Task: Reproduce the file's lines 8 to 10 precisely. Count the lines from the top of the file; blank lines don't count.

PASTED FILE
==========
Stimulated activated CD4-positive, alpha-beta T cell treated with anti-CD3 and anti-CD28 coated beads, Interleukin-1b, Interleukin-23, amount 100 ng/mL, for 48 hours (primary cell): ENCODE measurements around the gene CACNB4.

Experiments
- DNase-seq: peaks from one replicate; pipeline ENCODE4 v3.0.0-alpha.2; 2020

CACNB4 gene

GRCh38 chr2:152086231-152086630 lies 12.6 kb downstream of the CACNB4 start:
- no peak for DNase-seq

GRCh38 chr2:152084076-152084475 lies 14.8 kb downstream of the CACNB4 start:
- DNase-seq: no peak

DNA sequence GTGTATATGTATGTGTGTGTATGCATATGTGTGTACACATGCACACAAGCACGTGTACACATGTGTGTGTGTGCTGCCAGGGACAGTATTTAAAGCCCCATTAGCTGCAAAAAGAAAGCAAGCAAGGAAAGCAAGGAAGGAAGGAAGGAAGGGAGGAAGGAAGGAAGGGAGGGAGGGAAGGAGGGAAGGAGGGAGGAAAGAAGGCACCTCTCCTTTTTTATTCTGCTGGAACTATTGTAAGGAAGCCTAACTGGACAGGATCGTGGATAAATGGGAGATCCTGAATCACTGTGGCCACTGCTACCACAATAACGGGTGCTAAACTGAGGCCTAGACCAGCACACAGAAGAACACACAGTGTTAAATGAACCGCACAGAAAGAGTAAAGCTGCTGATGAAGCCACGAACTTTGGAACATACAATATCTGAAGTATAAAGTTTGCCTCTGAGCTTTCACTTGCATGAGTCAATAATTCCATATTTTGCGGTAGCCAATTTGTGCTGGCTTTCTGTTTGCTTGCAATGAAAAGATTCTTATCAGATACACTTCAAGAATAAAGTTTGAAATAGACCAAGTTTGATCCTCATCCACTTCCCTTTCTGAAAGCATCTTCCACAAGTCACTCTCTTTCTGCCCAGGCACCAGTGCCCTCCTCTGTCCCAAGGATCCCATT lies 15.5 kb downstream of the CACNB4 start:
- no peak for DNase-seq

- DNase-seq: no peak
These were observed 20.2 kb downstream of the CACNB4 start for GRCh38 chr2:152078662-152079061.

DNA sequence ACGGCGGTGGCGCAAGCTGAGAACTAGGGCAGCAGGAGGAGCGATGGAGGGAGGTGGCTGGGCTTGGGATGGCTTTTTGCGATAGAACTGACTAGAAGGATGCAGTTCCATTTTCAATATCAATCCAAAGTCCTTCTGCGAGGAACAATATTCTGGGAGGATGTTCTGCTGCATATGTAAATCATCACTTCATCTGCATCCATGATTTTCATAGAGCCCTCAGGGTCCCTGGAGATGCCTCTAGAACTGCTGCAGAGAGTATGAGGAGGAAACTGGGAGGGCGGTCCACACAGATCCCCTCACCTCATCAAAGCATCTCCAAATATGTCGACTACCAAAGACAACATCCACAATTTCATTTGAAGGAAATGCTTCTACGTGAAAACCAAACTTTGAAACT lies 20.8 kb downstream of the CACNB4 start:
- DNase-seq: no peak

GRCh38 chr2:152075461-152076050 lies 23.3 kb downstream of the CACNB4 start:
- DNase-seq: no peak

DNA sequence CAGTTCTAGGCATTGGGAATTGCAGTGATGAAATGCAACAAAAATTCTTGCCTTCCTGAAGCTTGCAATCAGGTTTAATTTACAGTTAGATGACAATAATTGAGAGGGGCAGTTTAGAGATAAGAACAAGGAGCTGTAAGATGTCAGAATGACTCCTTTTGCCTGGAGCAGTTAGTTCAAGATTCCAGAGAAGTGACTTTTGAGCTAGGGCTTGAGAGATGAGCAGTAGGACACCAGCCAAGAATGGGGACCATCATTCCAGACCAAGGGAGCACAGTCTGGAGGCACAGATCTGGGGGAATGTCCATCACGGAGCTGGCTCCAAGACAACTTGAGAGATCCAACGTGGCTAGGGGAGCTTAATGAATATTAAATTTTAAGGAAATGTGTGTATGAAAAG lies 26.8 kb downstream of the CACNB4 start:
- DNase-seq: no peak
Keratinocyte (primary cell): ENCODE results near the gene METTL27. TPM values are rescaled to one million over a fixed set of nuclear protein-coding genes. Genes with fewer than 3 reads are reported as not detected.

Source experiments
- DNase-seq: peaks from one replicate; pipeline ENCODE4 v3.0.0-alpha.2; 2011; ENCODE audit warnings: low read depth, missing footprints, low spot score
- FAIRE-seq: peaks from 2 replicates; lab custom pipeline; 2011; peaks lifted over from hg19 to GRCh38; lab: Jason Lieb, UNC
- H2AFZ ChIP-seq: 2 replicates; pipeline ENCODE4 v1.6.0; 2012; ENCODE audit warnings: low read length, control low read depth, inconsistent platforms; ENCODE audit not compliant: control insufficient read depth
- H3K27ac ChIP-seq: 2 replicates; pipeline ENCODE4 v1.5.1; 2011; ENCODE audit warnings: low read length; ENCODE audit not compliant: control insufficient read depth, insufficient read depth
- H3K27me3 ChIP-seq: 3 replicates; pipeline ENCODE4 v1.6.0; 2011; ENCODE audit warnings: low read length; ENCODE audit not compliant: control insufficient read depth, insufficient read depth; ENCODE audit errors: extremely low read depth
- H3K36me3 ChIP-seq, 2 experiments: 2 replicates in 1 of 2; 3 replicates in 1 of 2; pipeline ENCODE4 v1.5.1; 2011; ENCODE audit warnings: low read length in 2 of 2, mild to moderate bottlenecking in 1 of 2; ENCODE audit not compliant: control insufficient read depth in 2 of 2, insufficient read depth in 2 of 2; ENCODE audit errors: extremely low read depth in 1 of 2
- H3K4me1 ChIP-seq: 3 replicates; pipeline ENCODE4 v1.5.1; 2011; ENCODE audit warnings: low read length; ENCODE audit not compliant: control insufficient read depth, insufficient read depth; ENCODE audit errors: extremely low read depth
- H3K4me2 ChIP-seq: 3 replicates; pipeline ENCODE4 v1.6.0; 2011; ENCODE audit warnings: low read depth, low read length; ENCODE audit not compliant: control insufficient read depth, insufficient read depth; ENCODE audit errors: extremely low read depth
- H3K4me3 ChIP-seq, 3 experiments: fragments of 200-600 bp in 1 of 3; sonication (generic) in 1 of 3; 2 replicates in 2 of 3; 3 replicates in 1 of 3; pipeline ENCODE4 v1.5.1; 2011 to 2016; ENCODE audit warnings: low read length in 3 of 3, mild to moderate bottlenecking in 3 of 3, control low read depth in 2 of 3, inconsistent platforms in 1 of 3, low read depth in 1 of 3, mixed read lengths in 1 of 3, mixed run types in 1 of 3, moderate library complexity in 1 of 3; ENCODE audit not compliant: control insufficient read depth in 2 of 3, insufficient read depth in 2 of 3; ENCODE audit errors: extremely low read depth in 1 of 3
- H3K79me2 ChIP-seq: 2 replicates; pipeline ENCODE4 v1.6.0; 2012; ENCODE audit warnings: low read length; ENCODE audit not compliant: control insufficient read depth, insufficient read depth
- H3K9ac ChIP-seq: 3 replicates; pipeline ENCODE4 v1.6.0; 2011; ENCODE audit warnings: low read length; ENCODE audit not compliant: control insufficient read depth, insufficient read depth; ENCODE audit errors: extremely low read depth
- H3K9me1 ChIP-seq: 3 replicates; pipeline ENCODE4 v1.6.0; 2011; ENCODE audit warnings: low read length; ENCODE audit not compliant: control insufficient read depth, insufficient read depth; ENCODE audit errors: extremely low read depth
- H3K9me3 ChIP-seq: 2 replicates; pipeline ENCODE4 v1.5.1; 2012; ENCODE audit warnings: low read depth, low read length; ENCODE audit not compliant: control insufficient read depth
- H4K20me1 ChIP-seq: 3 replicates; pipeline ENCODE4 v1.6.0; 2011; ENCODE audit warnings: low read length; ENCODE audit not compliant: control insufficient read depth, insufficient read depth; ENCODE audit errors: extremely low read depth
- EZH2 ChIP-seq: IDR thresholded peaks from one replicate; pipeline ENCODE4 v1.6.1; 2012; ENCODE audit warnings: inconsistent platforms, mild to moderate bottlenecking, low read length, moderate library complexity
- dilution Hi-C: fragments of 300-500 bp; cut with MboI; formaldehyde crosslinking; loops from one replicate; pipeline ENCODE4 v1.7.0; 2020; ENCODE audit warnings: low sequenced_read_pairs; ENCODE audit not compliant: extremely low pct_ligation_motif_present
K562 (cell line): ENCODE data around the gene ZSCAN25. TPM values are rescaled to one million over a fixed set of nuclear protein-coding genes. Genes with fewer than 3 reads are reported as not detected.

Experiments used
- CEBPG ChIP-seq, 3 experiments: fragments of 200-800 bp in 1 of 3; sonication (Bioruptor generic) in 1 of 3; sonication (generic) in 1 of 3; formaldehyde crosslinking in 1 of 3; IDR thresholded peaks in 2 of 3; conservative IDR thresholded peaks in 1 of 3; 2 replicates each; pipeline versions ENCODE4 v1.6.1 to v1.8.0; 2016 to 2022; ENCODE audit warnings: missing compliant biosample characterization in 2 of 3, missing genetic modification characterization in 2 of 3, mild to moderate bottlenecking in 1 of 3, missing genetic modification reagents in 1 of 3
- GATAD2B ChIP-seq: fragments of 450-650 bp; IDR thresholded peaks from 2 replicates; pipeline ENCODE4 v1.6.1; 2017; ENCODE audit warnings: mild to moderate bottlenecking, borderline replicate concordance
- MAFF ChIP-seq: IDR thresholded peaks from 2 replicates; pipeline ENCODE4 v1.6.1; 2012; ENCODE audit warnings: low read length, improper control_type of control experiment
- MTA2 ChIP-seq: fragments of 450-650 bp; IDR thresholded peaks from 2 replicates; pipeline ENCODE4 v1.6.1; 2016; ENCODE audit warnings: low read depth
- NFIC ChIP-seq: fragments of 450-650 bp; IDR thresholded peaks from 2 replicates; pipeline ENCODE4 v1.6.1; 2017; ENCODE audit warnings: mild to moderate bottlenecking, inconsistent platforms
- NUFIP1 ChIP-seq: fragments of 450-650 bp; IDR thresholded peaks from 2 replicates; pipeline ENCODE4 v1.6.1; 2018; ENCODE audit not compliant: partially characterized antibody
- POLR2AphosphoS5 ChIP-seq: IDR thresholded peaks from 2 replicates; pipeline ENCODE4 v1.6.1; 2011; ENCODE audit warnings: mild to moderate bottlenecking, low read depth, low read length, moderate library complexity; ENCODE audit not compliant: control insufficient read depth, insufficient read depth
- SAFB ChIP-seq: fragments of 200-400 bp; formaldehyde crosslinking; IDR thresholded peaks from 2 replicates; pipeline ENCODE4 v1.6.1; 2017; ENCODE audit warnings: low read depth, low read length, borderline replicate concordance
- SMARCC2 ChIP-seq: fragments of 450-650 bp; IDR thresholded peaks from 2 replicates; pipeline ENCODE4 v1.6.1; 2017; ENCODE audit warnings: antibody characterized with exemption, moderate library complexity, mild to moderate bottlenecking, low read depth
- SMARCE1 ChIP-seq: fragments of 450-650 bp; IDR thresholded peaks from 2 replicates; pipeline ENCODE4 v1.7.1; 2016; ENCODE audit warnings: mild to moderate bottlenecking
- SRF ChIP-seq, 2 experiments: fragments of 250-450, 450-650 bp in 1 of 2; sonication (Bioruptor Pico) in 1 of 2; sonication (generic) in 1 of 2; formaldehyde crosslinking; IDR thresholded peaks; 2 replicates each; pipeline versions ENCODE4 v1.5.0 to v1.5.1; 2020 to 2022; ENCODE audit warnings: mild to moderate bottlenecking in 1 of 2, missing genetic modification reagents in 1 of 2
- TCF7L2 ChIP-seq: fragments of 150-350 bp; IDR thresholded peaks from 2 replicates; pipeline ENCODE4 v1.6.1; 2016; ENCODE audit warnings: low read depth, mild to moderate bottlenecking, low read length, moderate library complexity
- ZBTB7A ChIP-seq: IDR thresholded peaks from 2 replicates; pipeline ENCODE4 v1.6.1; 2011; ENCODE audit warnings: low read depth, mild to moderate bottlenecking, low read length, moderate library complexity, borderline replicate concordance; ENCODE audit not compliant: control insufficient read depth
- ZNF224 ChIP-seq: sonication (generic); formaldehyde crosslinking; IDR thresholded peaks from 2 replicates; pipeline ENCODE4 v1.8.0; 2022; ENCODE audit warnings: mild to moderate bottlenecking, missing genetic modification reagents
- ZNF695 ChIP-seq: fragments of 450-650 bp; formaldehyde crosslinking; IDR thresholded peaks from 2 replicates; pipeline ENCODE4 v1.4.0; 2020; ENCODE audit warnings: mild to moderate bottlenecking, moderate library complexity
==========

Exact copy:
- DNase-seq: no peak

DNA sequence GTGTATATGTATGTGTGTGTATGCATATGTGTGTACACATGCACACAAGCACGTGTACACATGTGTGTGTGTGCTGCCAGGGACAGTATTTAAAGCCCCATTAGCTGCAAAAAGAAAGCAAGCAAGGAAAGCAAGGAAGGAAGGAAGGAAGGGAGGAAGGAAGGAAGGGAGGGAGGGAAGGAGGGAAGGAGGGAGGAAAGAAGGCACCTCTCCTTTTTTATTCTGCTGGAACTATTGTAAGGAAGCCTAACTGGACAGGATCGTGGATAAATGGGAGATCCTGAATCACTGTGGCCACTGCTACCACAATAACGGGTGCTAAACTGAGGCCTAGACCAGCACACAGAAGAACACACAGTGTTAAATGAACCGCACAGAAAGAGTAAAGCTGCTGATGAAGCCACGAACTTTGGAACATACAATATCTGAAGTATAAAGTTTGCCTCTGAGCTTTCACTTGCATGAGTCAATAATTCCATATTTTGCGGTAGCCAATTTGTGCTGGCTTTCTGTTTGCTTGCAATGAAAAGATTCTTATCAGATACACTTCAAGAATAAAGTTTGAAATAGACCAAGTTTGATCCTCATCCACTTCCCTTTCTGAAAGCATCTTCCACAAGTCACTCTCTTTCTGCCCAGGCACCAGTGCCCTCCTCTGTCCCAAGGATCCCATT lies 15.5 kb downstream of the CACNB4 start:
- no peak for DNase-seq